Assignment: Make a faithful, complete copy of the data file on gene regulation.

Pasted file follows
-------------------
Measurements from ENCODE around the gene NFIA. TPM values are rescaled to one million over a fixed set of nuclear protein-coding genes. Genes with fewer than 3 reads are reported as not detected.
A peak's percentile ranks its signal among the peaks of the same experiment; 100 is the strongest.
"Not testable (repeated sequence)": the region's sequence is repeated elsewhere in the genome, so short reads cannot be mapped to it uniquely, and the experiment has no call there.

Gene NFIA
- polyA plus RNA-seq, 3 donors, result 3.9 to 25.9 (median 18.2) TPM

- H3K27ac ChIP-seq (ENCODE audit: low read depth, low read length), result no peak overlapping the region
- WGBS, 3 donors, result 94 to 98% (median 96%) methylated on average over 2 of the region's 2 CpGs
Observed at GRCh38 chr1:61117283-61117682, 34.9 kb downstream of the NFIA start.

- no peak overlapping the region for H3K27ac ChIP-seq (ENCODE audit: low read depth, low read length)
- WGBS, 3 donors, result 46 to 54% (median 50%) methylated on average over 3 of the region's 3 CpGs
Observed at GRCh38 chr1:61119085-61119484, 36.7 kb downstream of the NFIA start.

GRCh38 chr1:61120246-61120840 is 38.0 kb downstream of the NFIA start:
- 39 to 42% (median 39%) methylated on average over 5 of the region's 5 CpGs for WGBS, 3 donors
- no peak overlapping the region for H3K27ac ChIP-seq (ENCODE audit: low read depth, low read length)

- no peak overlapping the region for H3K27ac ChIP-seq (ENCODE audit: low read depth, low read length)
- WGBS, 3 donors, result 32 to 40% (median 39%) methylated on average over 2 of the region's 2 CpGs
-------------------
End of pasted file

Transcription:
Measurements from ENCODE around the gene NFIA. TPM values are rescaled to one million over a fixed set of nuclear protein-coding genes. Genes with fewer than 3 reads are reported as not detected.
A peak's percentile ranks its signal among the peaks of the same experiment; 100 is the strongest.
"Not testable (repeated sequence)": the region's sequence is repeated elsewhere in the genome, so short reads cannot be mapped to it uniquely, and the experiment has no call there.

Gene NFIA
- polyA plus RNA-seq, 3 donors, result 3.9 to 25.9 (median 18.2) TPM

- H3K27ac ChIP-seq (ENCODE audit: low read depth, low read length), result no peak overlapping the region
- WGBS, 3 donors, result 94 to 98% (median 96%) methylated on average over 2 of the region's 2 CpGs
Observed at GRCh38 chr1:61117283-61117682, 34.9 kb downstream of the NFIA start.

- no peak overlapping the region for H3K27ac ChIP-seq (ENCODE audit: low read depth, low read length)
- WGBS, 3 donors, result 46 to 54% (median 50%) methylated on average over 3 of the region's 3 CpGs
Observed at GRCh38 chr1:61119085-61119484, 36.7 kb downstream of the NFIA start.

GRCh38 chr1:61120246-61120840 is 38.0 kb downstream of the NFIA start:
- 39 to 42% (median 39%) methylated on average over 5 of the region's 5 CpGs for WGBS, 3 donors
- no peak overlapping the region for H3K27ac ChIP-seq (ENCODE audit: low read depth, low read length)

- no peak overlapping the region for H3K27ac ChIP-seq (ENCODE audit: low read depth, low read length)
- WGBS, 3 donors, result 32 to 40% (median 39%) methylated on average over 2 of the region's 2 CpGs